Presentation on theme: "Fighting Malaria Collaborative Research with Kilifi Malaria Project, Kenya Robert J. Marchbanks, & Tony Birch Department of Medical Physics and Bioengineering,"— Presentation transcript:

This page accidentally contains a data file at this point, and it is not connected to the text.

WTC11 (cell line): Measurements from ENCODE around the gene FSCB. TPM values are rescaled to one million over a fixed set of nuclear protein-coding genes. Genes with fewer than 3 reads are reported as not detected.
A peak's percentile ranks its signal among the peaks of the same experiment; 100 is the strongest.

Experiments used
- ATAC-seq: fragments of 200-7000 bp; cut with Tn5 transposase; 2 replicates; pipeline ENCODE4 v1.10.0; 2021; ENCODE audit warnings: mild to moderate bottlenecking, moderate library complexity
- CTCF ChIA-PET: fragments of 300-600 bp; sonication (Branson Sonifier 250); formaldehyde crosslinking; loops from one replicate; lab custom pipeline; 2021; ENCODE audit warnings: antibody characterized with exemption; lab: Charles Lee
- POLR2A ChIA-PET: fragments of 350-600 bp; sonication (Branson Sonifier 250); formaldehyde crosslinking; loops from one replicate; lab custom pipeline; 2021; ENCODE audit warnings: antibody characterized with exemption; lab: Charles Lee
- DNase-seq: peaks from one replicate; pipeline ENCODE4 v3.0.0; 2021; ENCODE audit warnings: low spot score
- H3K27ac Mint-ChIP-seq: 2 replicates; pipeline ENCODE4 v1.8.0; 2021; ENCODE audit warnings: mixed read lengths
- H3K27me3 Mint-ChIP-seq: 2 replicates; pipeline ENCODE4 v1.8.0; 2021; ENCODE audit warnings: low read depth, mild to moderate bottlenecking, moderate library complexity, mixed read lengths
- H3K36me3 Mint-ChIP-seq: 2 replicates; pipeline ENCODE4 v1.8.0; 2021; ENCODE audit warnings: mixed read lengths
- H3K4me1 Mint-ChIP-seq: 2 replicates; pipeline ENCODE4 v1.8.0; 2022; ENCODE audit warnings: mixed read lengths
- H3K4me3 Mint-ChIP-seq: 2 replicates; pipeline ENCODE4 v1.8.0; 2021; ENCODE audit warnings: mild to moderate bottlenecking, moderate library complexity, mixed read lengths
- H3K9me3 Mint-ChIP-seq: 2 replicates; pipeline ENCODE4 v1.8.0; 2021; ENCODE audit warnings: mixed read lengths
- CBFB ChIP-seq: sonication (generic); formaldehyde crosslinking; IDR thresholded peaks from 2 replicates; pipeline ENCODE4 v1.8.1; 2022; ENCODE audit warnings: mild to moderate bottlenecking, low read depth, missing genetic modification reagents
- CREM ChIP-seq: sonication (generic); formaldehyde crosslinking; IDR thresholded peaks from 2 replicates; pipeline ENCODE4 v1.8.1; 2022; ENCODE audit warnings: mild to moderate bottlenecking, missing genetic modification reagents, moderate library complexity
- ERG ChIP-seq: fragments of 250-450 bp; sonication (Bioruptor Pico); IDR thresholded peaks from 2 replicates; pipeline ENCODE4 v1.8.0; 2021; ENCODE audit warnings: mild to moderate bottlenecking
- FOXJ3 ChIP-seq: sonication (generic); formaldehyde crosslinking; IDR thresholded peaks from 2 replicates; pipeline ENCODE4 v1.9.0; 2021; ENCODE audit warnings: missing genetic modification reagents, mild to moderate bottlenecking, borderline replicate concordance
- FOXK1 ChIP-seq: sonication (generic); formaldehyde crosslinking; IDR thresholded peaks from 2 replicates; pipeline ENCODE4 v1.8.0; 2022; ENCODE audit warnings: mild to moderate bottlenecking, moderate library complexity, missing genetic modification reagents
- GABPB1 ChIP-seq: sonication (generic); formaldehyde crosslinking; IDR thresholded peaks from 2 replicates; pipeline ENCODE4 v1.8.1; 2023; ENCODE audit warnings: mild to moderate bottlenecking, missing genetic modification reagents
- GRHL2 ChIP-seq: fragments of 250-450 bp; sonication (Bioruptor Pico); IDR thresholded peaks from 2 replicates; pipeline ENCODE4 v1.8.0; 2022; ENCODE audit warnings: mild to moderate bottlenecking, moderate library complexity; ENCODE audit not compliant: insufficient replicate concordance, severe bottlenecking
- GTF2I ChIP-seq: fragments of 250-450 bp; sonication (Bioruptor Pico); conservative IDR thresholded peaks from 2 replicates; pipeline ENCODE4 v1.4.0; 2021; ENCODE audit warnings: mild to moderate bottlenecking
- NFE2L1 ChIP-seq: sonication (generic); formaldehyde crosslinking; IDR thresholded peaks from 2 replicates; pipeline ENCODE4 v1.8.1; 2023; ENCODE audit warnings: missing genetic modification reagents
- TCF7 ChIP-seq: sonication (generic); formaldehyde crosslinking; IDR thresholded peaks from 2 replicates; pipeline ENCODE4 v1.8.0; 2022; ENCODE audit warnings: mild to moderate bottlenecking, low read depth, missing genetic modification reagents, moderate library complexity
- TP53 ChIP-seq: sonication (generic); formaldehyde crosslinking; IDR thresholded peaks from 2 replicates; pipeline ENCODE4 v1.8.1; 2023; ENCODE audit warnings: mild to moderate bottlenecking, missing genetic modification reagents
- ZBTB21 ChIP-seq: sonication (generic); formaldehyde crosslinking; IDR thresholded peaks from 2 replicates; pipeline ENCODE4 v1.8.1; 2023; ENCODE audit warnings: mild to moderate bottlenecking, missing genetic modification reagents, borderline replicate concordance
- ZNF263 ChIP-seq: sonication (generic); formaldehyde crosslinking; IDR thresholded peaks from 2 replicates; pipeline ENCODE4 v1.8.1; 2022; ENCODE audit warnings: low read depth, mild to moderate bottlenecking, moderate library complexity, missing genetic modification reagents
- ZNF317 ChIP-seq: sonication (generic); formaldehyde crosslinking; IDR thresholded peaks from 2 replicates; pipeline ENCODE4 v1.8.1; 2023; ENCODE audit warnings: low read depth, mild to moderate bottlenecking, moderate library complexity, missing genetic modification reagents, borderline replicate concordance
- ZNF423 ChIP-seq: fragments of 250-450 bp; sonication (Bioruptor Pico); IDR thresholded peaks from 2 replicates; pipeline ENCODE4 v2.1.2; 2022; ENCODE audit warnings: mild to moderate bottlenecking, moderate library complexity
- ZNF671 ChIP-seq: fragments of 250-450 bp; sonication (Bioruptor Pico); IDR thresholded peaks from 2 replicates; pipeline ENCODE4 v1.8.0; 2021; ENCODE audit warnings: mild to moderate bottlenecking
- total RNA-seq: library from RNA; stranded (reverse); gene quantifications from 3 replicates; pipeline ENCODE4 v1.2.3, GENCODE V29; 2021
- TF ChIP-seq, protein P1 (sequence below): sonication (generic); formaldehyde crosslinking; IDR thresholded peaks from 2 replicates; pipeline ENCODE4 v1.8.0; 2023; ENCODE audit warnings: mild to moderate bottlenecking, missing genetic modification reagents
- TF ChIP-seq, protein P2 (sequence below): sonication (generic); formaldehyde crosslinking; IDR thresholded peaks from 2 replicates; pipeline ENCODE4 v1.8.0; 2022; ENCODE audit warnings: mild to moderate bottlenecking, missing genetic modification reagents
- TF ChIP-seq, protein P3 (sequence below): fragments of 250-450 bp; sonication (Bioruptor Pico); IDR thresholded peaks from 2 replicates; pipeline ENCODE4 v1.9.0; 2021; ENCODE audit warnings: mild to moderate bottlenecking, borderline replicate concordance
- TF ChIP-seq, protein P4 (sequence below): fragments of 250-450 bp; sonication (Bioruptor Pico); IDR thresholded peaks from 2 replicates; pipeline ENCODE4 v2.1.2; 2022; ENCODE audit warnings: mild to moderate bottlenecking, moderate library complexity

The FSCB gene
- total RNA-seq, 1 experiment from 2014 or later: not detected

Fighting Malaria Collaborative Research with Kilifi Malaria Project, Kenya Robert J. Marchbanks, & Tony Birch Department of Medical Physics and Bioengineering, Southampton General Hospital. If you are interested in collaborating with us, or discussing the potential application of signal processing techniques to this problem, please contact us via Robert.Marchbanks@suht.swest.nhs.uk, The Need for Signal Processing Expertise The Kilifi Collaboration is seen as a particularly important application of the CCFP technique and presents the opportunity to work with a multi-disciplinary team experts. Data should be collected during the year, and there is the potential for staff time to be made available at the hospital to carry out analysis under suitable guidance. It is believed that this work will provide the opportunity for publications in principal medical journals and collaborative research on an international basis. These statistics are the driving force behind the work of the Wellcome-KEMRI (Kenya Medical Research Institute) research program that is located at various sites in Kilifi, Kenya. This program undertakes large-scale studies of the paediatric admissions so as to clarify the range of diseases affecting young children in Kilifi. The Kilifi District hospital sees more than 5000 paediatric admissions a year and the hospital is closely linked to the KEMRI-Wellcome program. This work is helping to improve treatments for severely ill children in Kilifi and district, and the findings are known throughout the scientific world. Cerebral malaria is probably the most common paediatric encephalopathy in sub-Saharan Africa. This condition accounts for many of the estimated 1000 000 childhood deaths from falciparum malaria each year and it produces neurological deficits in a further 40 000 children per year. Intracranial hypertension is an important determinant of poor outcome in cerebral malaria other non- traumatic paediatric encephalopathies. THE FACTS: Around the world 40 per cent of the world’s population are at risk from Malaria. 90 per cent of the 300-500 million cases of malaria that occur each year are in Africa. Every year more that 10 million children under the age of five die in developing countries, nearly a million from Malaria alone. Every day more than 2500 people die of malaria, most of them children. All pictures from the ‘African Malaria Partnership’ photo library. http://www.gsk.com/malaria Map from: www.go2africa.com Goals of the Collaboration We know that cerebral malaria and other non-traumatic paediatric encephalopathies cause raised intracranial pressure and are associated with abnormal intracranial pressure waves. The aim is to use the CCFP Analyser for long term monitoring of intracranial pressure in children suspected to be suffering from cerebral malaria. The challenge is to find the best method of analysing the pressure signals so as to extract underlying baseline pressure shifts and the different types of pressure waves -- we need to recognise pressure signatures that precede critical and life threatening changes in pressure. Finding a means of analysis and visualisation will provide major clinical benefits and potential may help save lives. Methods including spectrograms and wavelet transforms have been used on physiological signals but have not been applied to our non- invasive intracranial pressure recordings and have not been used to help this patient population. The Role for Southampton Accurate intracranial pressure (ICP) measurements are vital for treatment and monitoring of seriously ill patients. However, surgical methods of measuring this pressure are not an option for the majority of children in Kalifi due to logistical and ethical reasons. Fortunately there is a non-surgical technique that shows great promise and this method has been investigated through research within Southampton Hospitals and at the University over the past 20 years. The development of the ‘MMS-11 Cerebral and Cochlear Fluid Pressure (CCFP) Analyser’ by Marchbanks Measurement Systems has provided the opportunity for non-invasive measurements by studying the movement of the eardrum as induced by intracranial pressure waves and in response to various stimuli.
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